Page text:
The 10th Army swept across  the south-central part of the island with relative ease, capturing the Kadena and the Yomitan airbases within hours of the landing. In light of the weak opposition, General Buckner decided to proceed immediately with Phase II of his plan—the seizure of northern Okinawa.
Six days later on April 13, the 2nd Battalion, 22nd Marine Regiment , reached Hedo Point Hedo-misaki at the northernmost tip of the island. By this point, the bulk of the Japanese forces in the north codenamed Udo Force were cornered on the Motobu Peninsula. Here, the terrain was mountainous and wooded, with the Japanese defenses concentrated on Yae-Dake , a twisted mass of rocky ridges and ravines on the center of the peninsula.
Battle of Okinawa - Wikipedia
There was heavy fighting before the Marines finally cleared Yae-Dake on April However, this was not the end of ground combat in northern Okinawa. On May 24, the Japanese mounted "Operation Gi-gou ": In addition to conventional hazards, the 77th Infantry Division encountered kamikaze attacks, and even local women armed with spears. There was heavy fighting before the area was declared secured on April 21, and became another air base for operations against Japan.
The 96th Infantry Division began to encounter fierce resistance in west-central Okinawa from Japanese troops holding fortified positions east of Highway No. By the night of April 8, American troops had cleared these and several other strongly fortified positions. They suffered over 1, battle casualties in the process, while killing or capturing about 4, Japanese. Yet the battle had only begun, for it was now realized that "these were merely outposts," guarding the Shuri Line.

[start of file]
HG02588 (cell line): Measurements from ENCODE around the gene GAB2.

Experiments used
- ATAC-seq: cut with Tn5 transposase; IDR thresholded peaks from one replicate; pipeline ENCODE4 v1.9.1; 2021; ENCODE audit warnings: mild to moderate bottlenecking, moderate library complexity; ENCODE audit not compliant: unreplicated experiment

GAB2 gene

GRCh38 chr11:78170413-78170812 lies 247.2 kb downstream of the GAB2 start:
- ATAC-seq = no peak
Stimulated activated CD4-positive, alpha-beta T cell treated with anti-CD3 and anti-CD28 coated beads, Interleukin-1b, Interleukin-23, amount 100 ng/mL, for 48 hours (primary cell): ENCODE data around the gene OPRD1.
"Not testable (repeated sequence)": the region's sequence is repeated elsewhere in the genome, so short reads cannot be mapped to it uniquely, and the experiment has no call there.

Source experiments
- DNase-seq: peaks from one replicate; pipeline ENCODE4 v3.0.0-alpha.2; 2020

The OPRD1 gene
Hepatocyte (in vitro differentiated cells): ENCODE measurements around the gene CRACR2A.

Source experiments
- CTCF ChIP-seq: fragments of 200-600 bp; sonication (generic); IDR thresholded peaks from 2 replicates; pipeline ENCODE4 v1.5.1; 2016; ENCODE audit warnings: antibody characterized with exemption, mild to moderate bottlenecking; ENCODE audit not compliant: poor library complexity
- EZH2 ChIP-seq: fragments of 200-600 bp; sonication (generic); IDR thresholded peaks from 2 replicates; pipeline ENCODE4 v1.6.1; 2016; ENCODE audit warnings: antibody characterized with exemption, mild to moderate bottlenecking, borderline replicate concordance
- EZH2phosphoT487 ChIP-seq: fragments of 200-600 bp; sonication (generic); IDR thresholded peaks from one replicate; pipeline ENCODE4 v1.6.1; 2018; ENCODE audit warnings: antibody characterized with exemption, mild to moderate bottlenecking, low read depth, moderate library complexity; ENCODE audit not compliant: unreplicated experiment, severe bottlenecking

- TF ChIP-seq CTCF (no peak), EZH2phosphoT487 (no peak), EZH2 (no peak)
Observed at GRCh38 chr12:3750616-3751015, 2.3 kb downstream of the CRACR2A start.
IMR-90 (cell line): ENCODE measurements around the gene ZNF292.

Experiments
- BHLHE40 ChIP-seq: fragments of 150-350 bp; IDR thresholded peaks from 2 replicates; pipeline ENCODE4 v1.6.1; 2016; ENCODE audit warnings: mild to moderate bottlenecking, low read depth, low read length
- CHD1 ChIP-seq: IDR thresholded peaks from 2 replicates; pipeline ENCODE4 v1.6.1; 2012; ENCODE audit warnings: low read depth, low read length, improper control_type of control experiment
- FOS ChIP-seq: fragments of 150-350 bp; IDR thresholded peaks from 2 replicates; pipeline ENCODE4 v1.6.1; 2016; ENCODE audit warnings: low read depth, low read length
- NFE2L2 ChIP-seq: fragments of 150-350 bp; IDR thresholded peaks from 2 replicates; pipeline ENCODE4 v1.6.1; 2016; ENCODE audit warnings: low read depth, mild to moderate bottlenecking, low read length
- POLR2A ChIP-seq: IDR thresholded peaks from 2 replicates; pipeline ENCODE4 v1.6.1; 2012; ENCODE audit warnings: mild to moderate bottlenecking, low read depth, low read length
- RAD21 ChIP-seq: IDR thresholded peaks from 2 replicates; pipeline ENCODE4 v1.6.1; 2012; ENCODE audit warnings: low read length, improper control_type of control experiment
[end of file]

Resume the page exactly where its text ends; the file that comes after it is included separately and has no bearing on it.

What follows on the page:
The next American objective was Kakazu Ridge , two hills with a connecting saddle that formed part of Shuri's outer defenses. The Japanese had prepared their positions well and fought tenaciously. The Japanese soldiers hid in fortified caves. American forces often lost personnel before clearing the Japanese out from each cave or other hiding place. The Japanese sent Okinawans at gunpoint out to obtain water and supplies for them, which led to civilian casualties.
The American advance was inexorable, but resulted in a high number of casualties on both sides. On the evening of April 12, the 32nd Army attacked American positions across the entire front. The Japanese attack was heavy, sustained, and well organized. After fierce close combat , the attackers retreated, only to repeat their offensive the following night. A final assault on April 14 was again repulsed. The effort led the 32nd Army's staff to conclude that the Americans were vulnerable to night infiltration tactics , but that their superior firepower made any offensive Japanese troop concentrations extremely dangerous, and they reverted to their defensive strategy.
The 27th Infantry Division—which had landed on April 9—took over on the right, along the west coast of Okinawa. Hodge now had three divisions in the line, with the 96th in the middle, and the 7th to the east, with each division holding a front of only about 1. Hodge launched a new offensive of April 19 with a barrage of guns, the largest ever in the Pacific Ocean Theater. Battleships, cruisers, and destroyers joined the bombardment, which was followed by Navy and Marine planes attacking the enemy positions with napalm , rockets, bombs, and machine guns.
The Japanese defenses were sited on reverse slopes , where the defenders waited out the artillery barrage and aerial attack in relative safety, emerging from the caves to rain mortar rounds and grenades upon the Americans advancing up the forward slope. A tank assault to achieve breakthrough by outflanking Kakazu Ridge failed to link up with its infantry support attempting to cross the ridge, and therefore failed with the loss of 22 tanks. Although flame tanks cleared many cave defenses, there was no breakthrough, and the XXIV Corps suffered casualties.